Managing Nuchal Arm and Footling Breech Presentations

Breech Xray

Breech birth, though relatively uncommon, presents a unique set of challenges for both healthcare providers and expectant mothers.

Accounting for only 3 to 4% of all term pregnancies, these situations demand careful management to ensure the safety of both the mother and the baby.

When dealing with breech birth, it is important to approach the complication with care and precision.  Before proceeding with any interventions, it is essential to assess the situation thoroughly.

This involves evaluating the position of the baby within the birth canal. This can help determine whether there is a nuchal arm (where the baby’s arm is positioned across the neck) or footling breech (where one or both of the baby’s feet are positioned to emerge first.)

Nuchal Arm

A nuchal arm arises during childbirth when the baby’s arm is positioned across its neck. This can potentially cause complications during delivery, such as difficulty in progressing through the birth canal or compromising the baby’s oxygen supply.

When a nuchal arm occurs, healthcare providers must carefully manager the situation to prevent harm to both the mother and baby:

healthcare professional putting model baby with nuchal arm into simulator

Gentle Assessment: Approach the situation with gentle manoeuvres to free the arm without casing injury.

Careful Guidance: Safely guide the arm downward alongside the baby’s body to ensure it can progress through the birth canal.

Avoid Force: Refrain from applying excessive force or pulling on the arm, which could lead to complications such as shoulder dystocia.

Close Monitoring: Continuously monitor the mother and baby for any signs of distress of complications during the process.

Prompt Intervention: Be prepared to intervene further if necessary, including considering a caesarean section depending on the situation and other factors.

Effective Communication: Maintain open communication with the healthcare team and the mother to ensure informed decision-making.

Footling Breech

A footling breech presentation occurs when a baby is positioned within the womb for birth with one or both feet pointing downward; ready to emerge first during delivery, instead of the typical head-first position.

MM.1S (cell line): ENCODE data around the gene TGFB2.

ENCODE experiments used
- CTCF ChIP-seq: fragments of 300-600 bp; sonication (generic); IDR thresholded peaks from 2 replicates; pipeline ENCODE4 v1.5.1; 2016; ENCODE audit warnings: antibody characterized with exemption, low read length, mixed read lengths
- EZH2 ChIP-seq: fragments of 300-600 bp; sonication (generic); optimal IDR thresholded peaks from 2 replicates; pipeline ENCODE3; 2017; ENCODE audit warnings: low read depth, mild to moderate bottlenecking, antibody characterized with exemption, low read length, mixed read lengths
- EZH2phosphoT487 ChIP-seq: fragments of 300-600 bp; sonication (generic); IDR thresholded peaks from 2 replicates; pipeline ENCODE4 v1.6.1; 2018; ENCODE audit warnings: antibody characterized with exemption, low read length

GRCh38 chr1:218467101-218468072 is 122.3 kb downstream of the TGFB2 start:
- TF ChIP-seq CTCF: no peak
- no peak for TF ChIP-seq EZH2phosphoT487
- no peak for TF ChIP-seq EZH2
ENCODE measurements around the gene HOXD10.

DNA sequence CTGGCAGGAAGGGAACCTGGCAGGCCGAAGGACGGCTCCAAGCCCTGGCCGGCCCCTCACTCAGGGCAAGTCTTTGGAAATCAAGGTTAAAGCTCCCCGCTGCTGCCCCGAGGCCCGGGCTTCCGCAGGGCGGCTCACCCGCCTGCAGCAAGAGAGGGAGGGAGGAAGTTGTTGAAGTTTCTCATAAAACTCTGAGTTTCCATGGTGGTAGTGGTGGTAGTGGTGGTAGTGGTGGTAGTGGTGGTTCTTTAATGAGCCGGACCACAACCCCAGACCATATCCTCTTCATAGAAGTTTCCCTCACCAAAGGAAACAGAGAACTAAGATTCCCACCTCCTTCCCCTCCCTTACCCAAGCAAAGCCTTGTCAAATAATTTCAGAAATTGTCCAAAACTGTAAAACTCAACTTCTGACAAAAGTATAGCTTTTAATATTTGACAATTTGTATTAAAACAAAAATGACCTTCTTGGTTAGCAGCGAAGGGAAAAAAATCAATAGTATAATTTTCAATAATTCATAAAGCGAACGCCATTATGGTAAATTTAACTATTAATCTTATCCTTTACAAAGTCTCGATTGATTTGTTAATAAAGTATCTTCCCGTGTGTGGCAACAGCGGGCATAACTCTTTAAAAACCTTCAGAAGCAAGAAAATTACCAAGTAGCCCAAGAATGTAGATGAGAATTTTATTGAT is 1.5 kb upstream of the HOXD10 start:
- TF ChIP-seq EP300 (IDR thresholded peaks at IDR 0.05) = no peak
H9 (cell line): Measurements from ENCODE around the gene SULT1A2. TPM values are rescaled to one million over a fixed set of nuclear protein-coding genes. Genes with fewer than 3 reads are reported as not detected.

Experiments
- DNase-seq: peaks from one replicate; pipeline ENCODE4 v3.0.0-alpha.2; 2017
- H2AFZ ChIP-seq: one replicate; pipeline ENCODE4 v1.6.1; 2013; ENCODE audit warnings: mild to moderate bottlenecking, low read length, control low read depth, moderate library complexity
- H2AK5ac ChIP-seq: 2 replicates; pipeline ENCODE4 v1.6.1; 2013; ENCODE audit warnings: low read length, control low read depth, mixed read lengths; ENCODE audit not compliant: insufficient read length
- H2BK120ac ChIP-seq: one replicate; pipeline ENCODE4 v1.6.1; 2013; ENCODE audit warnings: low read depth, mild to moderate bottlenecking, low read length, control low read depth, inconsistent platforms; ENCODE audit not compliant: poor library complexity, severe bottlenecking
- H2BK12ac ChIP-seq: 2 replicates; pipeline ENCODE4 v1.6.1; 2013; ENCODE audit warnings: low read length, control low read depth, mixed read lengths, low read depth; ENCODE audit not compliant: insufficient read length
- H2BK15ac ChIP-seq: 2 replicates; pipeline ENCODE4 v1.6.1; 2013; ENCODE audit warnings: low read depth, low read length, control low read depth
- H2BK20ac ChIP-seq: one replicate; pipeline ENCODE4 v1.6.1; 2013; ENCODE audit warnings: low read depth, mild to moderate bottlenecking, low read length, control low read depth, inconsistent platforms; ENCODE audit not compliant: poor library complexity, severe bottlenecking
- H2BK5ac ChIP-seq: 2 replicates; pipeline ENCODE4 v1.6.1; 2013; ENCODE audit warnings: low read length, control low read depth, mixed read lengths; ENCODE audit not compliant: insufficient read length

Managing a footling breech birth requires careful consideration and often involves skilled obstetric care:

Proper Assessment: Proper assessment of the baby’s position is crucial. This can be done through prenatal ultrasound examinations and clinical assessments by healthcare providers.

Monitoring: Continuous monitoring of the mother and baby during labour and delivery is essential to detect any signs of distress or complications promptly.

Positioning: The mother’s position during labour can influence the progression of a footling breech birth. Certain positions, such as hands-and-knees or a forward-leaning position, may help facilitate the delivery.

Delivery techniques: Healthcare providers skilled in managing breech births may employ specific techniques to assist in the safe delivery of a footling breech baby. These techniques may include gentle manipulation of the baby’s legs and body to guide them through the birth canal.

Informed Decision-Making: It’s essential for healthcare providers to communicate with the mother and her family about the risks and benefits of various delivery options, including vaginal birth and caesarean section, and involve them in the decision-making process.

Breech Birth

Simulating Breech Births with MODEL-med Birth Simulators

Simulation training offers a valuable tool for healthcare providers to practice and perfect the manoeuvres required managing breech births effectively. By simulating various scenarios, providers can enhance their skills and confidence in handling these complex situations.

The MODEL-med® Sophie and Sophie’s Mum Birth Simulator is designed for the simulation of cephalic birth, breech birth and shoulder dystocia. It is made from a highly realistic flesh-like material that creates an extremely realistic tactile experience when simulating birth. It can be used in the assessment and management of nuchal arm and footling breech.

In managing nuchal arm and footling breech presentations, healthcare providers navigate through intricate challenges with precision and care.

While these situations may be relatively uncommon, their potential complications underscore the importance of thorough assessment and effective communication.

charlie and his mum

Accurate assessment of cervical dilatation is essential for safe and effective management of labour and delivery. It allows healthcare providers to monitor progress, detect complications, and make informed decisions that promote the well being of both the mother and the baby.